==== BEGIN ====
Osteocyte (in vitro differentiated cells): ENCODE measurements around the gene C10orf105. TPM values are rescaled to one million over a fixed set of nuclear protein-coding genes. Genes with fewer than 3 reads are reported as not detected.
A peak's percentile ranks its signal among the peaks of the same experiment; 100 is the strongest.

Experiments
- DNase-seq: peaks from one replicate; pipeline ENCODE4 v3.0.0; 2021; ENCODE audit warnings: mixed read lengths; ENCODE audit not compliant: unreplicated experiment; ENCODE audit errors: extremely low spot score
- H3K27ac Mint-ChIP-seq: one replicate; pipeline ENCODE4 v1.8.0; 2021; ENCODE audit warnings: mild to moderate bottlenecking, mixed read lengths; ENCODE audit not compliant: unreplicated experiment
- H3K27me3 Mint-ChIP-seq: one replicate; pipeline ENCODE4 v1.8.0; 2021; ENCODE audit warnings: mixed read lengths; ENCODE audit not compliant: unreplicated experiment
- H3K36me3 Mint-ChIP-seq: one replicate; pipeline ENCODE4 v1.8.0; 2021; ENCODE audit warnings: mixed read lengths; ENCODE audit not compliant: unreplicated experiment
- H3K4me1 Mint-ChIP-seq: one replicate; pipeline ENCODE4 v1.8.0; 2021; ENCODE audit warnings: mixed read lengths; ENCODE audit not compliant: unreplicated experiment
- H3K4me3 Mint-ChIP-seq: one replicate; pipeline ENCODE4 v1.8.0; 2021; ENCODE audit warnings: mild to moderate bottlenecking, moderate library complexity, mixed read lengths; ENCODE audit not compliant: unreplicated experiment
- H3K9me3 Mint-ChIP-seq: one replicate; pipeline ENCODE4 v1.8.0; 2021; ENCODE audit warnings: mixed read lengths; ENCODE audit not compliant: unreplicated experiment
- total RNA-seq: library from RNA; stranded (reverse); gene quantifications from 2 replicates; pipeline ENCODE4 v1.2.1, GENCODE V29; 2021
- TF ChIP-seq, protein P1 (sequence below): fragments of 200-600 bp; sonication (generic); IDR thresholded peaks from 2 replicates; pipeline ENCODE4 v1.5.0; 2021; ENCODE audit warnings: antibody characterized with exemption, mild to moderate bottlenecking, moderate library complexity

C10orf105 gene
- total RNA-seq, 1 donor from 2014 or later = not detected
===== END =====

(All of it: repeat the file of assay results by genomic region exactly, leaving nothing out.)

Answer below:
Osteocyte (in vitro differentiated cells): ENCODE measurements around the gene C10orf105. TPM values are rescaled to one million over a fixed set of nuclear protein-coding genes. Genes with fewer than 3 reads are reported as not detected.
A peak's percentile ranks its signal among the peaks of the same experiment; 100 is the strongest.

Experiments
- DNase-seq: peaks from one replicate; pipeline ENCODE4 v3.0.0; 2021; ENCODE audit warnings: mixed read lengths; ENCODE audit not compliant: unreplicated experiment; ENCODE audit errors: extremely low spot score
- H3K27ac Mint-ChIP-seq: one replicate; pipeline ENCODE4 v1.8.0; 2021; ENCODE audit warnings: mild to moderate bottlenecking, mixed read lengths; ENCODE audit not compliant: unreplicated experiment
- H3K27me3 Mint-ChIP-seq: one replicate; pipeline ENCODE4 v1.8.0; 2021; ENCODE audit warnings: mixed read lengths; ENCODE audit not compliant: unreplicated experiment
- H3K36me3 Mint-ChIP-seq: one replicate; pipeline ENCODE4 v1.8.0; 2021; ENCODE audit warnings: mixed read lengths; ENCODE audit not compliant: unreplicated experiment
- H3K4me1 Mint-ChIP-seq: one replicate; pipeline ENCODE4 v1.8.0; 2021; ENCODE audit warnings: mixed read lengths; ENCODE audit not compliant: unreplicated experiment
- H3K4me3 Mint-ChIP-seq: one replicate; pipeline ENCODE4 v1.8.0; 2021; ENCODE audit warnings: mild to moderate bottlenecking, moderate library complexity, mixed read lengths; ENCODE audit not compliant: unreplicated experiment
- H3K9me3 Mint-ChIP-seq: one replicate; pipeline ENCODE4 v1.8.0; 2021; ENCODE audit warnings: mixed read lengths; ENCODE audit not compliant: unreplicated experiment
- total RNA-seq: library from RNA; stranded (reverse); gene quantifications from 2 replicates; pipeline ENCODE4 v1.2.1, GENCODE V29; 2021
- TF ChIP-seq, protein P1 (sequence below): fragments of 200-600 bp; sonication (generic); IDR thresholded peaks from 2 replicates; pipeline ENCODE4 v1.5.0; 2021; ENCODE audit warnings: antibody characterized with exemption, mild to moderate bottlenecking, moderate library complexity

C10orf105 gene
- total RNA-seq, 1 donor from 2014 or later = not detected